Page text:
Patrick: I spent two weeks shooting on the Big Island in Hawaii. And when we weren’t shooting, I was planning the upcoming days of production. So my experience of the island was mostly professional and connected to the project. I’d love to go back and explore the other islands and immerse myself more in Indigenous Hawaiian culture.
That said, I discovered a true natural treasure smack in the middle of the Pacific! The scenery is breathtaking, with deep green vegetation blending with volcanic rock formations. And meeting turtles on the beach is quite a change of scene. I was a long way from squirrels in the park!
The thing that most impresses me still was the trip to the Canada-France-Hawaii Telescope at the summit of Mauna Kea. Just breaking through the clouds on the way up was pretty magical. In fact, with the visuals in the series I also wanted to convey my sense of wonder in the face of nature, both in Hawaii and here at home.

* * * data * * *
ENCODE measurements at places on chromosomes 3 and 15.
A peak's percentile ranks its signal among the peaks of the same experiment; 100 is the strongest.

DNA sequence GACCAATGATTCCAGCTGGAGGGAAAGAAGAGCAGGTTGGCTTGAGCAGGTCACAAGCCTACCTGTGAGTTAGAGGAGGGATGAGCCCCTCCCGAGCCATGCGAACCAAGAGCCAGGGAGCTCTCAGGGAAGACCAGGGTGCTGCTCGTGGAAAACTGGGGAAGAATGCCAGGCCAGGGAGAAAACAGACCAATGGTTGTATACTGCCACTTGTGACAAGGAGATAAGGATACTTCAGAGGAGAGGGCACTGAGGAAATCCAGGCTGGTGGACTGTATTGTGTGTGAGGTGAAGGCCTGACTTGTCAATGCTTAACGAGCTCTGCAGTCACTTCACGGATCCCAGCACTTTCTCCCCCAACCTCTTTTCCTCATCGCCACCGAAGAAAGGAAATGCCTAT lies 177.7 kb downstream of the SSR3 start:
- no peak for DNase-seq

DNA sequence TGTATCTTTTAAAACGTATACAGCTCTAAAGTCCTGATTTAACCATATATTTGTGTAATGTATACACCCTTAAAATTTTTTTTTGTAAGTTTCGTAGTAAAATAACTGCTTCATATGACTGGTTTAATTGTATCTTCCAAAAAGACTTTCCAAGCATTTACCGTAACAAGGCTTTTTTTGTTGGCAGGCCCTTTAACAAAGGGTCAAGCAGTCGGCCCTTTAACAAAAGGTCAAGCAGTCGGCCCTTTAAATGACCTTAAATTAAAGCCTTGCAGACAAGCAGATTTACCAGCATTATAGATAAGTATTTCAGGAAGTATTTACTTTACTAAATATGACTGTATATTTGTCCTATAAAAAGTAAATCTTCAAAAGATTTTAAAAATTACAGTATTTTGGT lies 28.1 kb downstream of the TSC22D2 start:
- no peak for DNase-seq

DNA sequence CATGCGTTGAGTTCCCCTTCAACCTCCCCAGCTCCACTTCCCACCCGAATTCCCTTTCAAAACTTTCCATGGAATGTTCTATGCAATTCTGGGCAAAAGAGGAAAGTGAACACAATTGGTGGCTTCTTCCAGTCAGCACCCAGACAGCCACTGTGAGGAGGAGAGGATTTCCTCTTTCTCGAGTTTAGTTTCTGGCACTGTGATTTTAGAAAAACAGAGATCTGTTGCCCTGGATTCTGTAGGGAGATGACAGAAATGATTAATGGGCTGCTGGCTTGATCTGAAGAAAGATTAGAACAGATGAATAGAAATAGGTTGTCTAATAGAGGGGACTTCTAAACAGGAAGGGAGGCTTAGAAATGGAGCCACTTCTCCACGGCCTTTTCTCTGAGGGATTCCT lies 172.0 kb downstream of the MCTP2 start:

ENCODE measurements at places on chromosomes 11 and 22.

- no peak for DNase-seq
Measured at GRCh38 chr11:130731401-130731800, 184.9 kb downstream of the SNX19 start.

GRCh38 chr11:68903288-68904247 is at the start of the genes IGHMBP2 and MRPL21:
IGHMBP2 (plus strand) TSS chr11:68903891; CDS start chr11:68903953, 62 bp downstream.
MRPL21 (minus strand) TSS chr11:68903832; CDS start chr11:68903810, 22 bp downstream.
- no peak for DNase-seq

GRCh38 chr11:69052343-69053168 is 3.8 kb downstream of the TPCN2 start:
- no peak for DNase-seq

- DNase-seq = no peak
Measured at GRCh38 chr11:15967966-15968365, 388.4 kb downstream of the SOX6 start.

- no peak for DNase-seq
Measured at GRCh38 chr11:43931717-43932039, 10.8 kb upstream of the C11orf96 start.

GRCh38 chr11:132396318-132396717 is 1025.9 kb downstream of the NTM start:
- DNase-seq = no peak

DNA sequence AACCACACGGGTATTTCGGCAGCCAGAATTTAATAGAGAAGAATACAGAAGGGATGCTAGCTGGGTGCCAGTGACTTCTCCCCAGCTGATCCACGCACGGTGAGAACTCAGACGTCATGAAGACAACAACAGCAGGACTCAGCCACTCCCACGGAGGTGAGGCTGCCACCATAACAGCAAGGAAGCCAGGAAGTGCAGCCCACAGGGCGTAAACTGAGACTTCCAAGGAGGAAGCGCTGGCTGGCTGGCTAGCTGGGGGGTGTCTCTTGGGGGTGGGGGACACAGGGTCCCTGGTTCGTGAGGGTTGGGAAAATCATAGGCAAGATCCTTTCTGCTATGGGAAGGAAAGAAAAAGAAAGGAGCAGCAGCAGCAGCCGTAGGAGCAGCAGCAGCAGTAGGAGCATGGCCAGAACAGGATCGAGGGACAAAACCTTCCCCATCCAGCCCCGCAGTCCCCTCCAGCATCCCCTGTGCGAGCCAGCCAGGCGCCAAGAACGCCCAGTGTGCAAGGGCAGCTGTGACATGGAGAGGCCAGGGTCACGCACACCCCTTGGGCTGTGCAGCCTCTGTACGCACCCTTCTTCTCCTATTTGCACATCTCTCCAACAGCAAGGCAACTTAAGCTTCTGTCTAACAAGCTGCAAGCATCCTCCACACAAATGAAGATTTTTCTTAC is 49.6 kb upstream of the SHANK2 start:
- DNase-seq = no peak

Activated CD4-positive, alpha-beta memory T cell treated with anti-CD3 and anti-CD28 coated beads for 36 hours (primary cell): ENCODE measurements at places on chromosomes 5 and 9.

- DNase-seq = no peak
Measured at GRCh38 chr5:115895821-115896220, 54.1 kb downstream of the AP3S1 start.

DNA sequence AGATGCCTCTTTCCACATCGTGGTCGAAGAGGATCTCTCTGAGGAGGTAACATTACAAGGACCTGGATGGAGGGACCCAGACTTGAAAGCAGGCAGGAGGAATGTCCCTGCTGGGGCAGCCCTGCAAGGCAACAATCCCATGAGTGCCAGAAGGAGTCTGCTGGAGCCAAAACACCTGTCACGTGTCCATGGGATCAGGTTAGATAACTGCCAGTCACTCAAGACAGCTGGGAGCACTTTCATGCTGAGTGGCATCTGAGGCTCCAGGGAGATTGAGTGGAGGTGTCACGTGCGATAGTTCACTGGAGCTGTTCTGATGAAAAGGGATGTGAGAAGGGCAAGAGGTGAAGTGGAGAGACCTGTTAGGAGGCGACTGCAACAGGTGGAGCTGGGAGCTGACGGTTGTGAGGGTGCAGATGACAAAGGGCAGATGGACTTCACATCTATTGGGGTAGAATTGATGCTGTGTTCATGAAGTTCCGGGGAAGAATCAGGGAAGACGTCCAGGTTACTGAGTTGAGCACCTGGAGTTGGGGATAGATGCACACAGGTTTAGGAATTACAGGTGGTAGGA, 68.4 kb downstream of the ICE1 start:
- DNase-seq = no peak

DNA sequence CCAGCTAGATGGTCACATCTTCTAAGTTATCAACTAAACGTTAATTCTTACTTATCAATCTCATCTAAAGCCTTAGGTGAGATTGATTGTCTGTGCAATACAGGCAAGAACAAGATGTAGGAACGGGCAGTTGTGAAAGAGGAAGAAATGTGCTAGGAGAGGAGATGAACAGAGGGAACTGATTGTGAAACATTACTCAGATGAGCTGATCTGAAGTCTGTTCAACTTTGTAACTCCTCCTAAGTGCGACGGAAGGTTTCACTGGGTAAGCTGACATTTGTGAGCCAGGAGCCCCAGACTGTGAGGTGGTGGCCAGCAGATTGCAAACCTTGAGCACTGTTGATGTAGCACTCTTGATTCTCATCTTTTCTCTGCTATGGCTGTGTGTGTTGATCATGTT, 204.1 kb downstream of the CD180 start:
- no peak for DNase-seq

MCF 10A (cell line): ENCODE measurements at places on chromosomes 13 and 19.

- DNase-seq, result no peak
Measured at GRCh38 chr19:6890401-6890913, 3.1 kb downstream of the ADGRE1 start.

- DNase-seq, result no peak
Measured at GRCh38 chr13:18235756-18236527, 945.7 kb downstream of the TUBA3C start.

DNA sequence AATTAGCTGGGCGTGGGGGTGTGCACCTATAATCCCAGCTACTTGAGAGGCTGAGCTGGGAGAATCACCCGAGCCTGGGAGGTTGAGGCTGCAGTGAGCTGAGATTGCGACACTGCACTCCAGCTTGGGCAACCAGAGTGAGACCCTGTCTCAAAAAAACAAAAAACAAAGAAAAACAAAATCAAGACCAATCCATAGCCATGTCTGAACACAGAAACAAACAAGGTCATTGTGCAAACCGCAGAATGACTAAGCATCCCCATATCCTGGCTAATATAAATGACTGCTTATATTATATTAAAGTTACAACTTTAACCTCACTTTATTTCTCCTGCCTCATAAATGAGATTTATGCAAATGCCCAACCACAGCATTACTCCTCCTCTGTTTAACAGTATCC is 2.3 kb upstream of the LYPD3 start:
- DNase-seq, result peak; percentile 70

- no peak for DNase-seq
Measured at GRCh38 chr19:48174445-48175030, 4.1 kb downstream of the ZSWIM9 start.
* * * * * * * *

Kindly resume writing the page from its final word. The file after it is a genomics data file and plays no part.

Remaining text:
Laurie: Hawaii is a really special place. Surrounded by ocean, marked by the presence of massive volcanoes past and present, and isolated from the rest of the world. Everything is condensed, into a surface area so much smaller than on the mainland! Every new place you go, you discover something different. You’re aware of the presence of the Hawaiian people, who built all these impressive roads and structures. The soil is fertile and the food follows the rhythm of the seasons, which aren’t that different from each other, with only a few degrees’ difference between winter and summer. They say here that winter is whale season, because they visit between November and April.
The island is flooded with tourists. There are around two million visitors per year, which is 10 times the local population. You recognize them by their cars and how they drive. The Indigenous people are more relaxed and they follow the Hawaiian rhythm. Most places have rates for locals and rates for tourists. It’s kind of two parallel worlds.